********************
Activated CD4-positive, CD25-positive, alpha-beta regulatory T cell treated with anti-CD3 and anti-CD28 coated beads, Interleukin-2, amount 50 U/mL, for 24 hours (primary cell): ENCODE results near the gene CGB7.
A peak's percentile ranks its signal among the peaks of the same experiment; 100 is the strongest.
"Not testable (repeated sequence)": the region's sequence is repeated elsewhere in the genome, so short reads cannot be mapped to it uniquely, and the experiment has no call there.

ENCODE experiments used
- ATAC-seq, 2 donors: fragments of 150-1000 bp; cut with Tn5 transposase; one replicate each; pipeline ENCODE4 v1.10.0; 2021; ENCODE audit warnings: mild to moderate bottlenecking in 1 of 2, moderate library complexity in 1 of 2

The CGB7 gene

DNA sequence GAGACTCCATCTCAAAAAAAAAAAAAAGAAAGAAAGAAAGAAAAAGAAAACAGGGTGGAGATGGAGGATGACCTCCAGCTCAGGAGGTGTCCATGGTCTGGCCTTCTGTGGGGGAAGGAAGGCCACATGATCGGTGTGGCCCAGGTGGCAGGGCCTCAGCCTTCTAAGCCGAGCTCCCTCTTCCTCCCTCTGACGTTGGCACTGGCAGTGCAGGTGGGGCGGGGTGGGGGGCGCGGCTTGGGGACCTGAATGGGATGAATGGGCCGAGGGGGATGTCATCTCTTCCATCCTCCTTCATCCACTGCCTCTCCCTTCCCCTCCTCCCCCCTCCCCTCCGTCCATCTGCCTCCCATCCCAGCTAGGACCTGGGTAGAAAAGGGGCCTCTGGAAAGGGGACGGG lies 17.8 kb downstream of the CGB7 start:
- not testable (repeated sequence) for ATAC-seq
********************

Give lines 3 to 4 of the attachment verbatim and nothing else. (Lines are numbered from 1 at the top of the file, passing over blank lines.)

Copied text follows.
"Not testable (repeated sequence)": the region's sequence is repeated elsewhere in the genome, so short reads cannot be mapped to it uniquely, and the experiment has no call there.

ENCODE experiments used